Managing Patient Expectations: Helping Patients Pay Their Bills

April 19, 2012

Identifying and dealing with potential patient payment issues preemptively and professionally …is the most important thing a practice can do to preserve its fiscal health.

Covering the unreimbursed portion of healthcare costs in this era of increasingly high deductibles, copays, and under- or uninsured patients is not only the patients’ problem - it is yours. Simply put, just because a patient is insured does not mean the insurer is responsible for payment. Patients don’t really know what is coming, but they do know what they are facing today, which is why new options to cover high deductibles ranks third on my list of 10 new patient expectations. It should be first on the list of providers.

According to Simplee, which tracks patient out-of-pocket costs by monitoring $200 million in medical billings, the average family of four spent $962 in copayments in the first quarter of 2012; this is up 3.3 percent from the same period in 2011. Out-of-pocket costs have more than doubled in the past five years, but, the real number to focus on is nearly $250 per person per quarter, or fast approaching $1,000 per person per year - and accelerating.

This creates a real hardship for most people whose family or personal budget is already stretched. Worse yet, most people are unprepared. Also unprepared are practices faced with having to collect an increasingly large proportion of their fees from financially stressed patients.

Patients are not likely to see relief from this financial burden, and instead will likely see it intensify. This is because employers, which provide most health insurance as benefits, when given the choice of being the bad guy by reducing employees’ take home pay to offset higher premiums or passing the problem to patients and providers by increasing deductibles, overwhelmingly elect to pass the buck, quite literally.

It is the elephant in everyone’s room, and it will grow whether or not the Affordable Care Act (ACA) is upheld. The unpleasant reality is that if the reform law is upheld, the out-of-pocket cost of care will be even less affordable because all of the goodies come at a cost, and the increased cost will largely be passed on to employers, who will pass the cost on in the form of higher deductibles and, ultimately, the patients and providers who will have to collect it from them.

The number of healthcare providers who are losing money is approaching 25 percent and, overwhelmingly, their problem is not revenues, it is cash flow.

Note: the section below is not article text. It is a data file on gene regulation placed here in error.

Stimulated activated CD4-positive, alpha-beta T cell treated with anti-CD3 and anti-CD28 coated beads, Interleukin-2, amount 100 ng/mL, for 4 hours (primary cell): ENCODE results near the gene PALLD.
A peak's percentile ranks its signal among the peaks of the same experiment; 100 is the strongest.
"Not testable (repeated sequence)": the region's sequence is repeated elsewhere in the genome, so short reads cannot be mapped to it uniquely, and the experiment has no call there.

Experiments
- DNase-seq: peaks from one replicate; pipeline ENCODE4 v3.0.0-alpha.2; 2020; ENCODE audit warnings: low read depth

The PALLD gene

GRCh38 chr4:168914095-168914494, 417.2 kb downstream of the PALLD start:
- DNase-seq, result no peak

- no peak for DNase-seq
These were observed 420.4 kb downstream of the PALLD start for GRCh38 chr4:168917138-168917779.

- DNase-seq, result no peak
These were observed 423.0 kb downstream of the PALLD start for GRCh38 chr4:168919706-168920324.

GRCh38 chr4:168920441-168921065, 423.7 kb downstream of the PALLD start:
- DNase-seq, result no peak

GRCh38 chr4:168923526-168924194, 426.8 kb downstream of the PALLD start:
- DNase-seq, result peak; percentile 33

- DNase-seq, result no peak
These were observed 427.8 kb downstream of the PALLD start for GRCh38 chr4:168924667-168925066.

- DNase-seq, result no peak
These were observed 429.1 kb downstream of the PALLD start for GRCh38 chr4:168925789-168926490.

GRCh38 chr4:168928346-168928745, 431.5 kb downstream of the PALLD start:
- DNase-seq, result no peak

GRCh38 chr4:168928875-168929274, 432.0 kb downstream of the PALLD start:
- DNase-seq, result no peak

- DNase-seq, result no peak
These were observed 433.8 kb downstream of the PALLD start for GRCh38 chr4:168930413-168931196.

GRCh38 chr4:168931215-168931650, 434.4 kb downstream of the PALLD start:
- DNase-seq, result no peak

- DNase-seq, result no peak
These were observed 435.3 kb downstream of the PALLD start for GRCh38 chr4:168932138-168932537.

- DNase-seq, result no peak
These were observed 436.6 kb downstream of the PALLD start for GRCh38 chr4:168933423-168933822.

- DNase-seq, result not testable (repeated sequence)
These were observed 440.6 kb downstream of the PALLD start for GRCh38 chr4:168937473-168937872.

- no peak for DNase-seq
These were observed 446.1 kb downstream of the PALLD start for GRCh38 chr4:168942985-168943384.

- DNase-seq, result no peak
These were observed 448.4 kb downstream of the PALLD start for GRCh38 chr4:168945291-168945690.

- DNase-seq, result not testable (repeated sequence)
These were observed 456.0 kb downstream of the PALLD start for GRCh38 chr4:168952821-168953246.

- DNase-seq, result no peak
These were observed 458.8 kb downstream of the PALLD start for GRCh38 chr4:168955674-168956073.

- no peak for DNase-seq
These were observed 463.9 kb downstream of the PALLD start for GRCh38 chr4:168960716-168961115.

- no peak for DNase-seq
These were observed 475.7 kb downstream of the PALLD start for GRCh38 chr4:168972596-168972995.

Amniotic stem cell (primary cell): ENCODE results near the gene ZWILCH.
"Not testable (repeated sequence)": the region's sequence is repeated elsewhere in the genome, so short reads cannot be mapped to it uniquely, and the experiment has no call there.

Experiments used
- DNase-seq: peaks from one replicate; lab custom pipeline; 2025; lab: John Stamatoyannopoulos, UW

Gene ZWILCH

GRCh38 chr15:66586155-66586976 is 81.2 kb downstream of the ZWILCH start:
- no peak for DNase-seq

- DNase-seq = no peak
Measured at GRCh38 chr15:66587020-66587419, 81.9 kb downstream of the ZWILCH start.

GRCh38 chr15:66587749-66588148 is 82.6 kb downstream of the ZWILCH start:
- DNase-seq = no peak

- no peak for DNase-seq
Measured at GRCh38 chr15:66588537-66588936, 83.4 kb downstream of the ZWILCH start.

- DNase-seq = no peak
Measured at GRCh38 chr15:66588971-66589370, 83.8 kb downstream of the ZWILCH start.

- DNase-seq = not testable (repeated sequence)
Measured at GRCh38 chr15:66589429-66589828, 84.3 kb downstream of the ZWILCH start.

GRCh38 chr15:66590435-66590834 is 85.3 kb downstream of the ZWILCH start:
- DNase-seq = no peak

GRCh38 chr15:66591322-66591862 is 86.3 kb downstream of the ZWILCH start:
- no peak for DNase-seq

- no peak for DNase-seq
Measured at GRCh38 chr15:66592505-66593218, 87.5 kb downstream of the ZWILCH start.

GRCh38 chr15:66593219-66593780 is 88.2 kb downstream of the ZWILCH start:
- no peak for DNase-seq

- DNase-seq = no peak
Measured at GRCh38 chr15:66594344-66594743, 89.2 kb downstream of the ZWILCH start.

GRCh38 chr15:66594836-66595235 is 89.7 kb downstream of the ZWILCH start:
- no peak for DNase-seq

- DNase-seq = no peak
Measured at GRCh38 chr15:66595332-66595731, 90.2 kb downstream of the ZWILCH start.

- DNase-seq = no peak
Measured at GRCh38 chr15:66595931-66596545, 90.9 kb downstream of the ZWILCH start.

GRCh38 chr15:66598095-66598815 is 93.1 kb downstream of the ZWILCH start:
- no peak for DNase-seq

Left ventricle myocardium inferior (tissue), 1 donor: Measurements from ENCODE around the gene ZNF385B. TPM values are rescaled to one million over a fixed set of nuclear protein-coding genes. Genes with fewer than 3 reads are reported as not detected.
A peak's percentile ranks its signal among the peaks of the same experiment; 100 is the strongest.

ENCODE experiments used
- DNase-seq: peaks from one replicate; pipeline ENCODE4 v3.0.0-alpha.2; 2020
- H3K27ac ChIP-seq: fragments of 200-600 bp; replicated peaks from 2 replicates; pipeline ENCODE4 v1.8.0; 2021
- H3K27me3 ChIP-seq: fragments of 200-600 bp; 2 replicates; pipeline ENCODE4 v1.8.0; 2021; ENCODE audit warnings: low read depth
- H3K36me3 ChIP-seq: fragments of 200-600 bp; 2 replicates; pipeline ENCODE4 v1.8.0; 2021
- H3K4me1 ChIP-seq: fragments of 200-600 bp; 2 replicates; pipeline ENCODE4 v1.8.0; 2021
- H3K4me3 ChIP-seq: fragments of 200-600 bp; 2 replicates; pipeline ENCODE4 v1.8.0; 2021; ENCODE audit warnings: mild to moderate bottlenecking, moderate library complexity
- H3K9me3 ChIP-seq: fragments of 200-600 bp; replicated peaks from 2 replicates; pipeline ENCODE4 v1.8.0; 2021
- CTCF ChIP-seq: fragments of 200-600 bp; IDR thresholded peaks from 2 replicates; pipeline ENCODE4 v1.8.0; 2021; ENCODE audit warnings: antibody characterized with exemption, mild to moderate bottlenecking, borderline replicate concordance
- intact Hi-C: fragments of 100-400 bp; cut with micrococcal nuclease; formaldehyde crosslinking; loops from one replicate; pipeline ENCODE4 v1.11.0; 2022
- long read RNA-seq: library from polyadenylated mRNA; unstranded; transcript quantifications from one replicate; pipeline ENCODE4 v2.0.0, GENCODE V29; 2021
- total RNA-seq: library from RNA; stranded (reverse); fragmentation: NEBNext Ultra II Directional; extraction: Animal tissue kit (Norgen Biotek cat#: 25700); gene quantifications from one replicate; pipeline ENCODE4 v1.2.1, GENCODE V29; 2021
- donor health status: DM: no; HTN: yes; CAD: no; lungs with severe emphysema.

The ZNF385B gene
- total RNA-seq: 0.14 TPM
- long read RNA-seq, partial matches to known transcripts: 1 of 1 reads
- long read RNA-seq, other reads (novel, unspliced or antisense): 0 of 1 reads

Here are some suggestions on how to increase cash flow, reduce patient bad debt, and increase patient satisfaction by avoiding surprises, misunderstandings and adversarial collections actions:

1. Focus on front end processes.
a. Understand patients’ insurance and where they are in their deductible cycle.
b. Ask if they have any questions, concerns or challenges in covering their portion of the cost of their care, and, wherever possible, quantify what they will personally owe.
c. If they do, let them know that you can help and show them the way.

2. Focus on cost to the patient - which extends beyond the literal price.

3. Include additional expenses to the patient as a subject when discussing treatment plans, particularly with high cumulative cost areas such as diagnostics, physical therapy, home healthcare, and hospitalizations.

4. Emulate elective care providers such as dentists and cosmetic surgeons.
a. Assign (or hire if the practice is big enough) a staffer to help patients with their financial challenges.
b. Offer financing options include CareCredit®, Chase Health Care Finance, and GE Health Care Finance to spread payments or provide a revolving line of credit.
c. Help patients start and fund a qualifying HSA or MSA by recommending they seek specific instruction from their employer’s HR department or from their insurance company.
d. Communicate, eliminate misunderstandings and uncertainty and help patients to fulfill their obligations. For example, avoid negative and confrontational language by replacing terms such as, "I want you to…" with, "Here are some options for you…;" "I need" with, "Did you know you could…;" and, "We require" with, "May I suggest…"

5. In all cases, conduct these conversations IN PRIVATE.

Identifying and dealing with potential patient payment issues preemptively and professionally, and getting very good at it, is the most important thing a practice can do to preserve its fiscal health.

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